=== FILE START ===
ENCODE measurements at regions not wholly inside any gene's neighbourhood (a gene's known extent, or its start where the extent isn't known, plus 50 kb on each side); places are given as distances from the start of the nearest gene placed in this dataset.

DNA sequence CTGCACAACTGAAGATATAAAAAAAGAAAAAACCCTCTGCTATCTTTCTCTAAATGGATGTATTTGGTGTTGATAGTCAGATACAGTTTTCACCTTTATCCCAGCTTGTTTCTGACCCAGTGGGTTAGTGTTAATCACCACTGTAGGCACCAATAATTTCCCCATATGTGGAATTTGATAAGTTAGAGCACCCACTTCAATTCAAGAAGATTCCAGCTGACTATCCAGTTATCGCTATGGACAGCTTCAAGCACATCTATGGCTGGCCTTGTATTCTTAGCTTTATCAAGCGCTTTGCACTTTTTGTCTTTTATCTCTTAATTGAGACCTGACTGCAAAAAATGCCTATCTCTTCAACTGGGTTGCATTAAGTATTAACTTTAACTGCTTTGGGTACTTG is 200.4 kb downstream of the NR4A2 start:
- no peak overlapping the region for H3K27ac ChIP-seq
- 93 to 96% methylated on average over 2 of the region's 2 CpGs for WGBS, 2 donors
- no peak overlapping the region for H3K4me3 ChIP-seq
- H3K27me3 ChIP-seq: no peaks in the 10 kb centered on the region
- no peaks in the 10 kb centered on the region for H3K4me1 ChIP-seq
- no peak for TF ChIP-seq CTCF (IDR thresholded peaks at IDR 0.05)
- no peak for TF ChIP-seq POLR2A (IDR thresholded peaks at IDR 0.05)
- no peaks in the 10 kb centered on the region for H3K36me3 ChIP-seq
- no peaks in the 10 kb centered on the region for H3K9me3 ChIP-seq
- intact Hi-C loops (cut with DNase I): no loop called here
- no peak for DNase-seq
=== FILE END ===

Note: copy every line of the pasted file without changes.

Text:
ENCODE measurements at regions not wholly inside any gene's neighbourhood (a gene's known extent, or its start where the extent isn't known, plus 50 kb on each side); places are given as distances from the start of the nearest gene placed in this dataset.

DNA sequence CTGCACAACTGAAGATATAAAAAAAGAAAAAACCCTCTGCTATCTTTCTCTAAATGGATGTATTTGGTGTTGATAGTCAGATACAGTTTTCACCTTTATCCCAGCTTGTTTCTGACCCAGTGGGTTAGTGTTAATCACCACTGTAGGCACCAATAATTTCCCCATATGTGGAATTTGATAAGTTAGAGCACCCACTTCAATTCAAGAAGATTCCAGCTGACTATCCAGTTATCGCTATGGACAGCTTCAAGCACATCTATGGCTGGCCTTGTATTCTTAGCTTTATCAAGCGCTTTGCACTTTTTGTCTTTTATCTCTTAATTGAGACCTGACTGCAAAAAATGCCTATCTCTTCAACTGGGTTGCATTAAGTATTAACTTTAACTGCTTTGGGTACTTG is 200.4 kb downstream of the NR4A2 start:
- no peak overlapping the region for H3K27ac ChIP-seq
- 93 to 96% methylated on average over 2 of the region's 2 CpGs for WGBS, 2 donors
- no peak overlapping the region for H3K4me3 ChIP-seq
- H3K27me3 ChIP-seq: no peaks in the 10 kb centered on the region
- no peaks in the 10 kb centered on the region for H3K4me1 ChIP-seq
- no peak for TF ChIP-seq CTCF (IDR thresholded peaks at IDR 0.05)
- no peak for TF ChIP-seq POLR2A (IDR thresholded peaks at IDR 0.05)
- no peaks in the 10 kb centered on the region for H3K36me3 ChIP-seq
- no peaks in the 10 kb centered on the region for H3K9me3 ChIP-seq
- intact Hi-C loops (cut with DNase I): no loop called here
- no peak for DNase-seq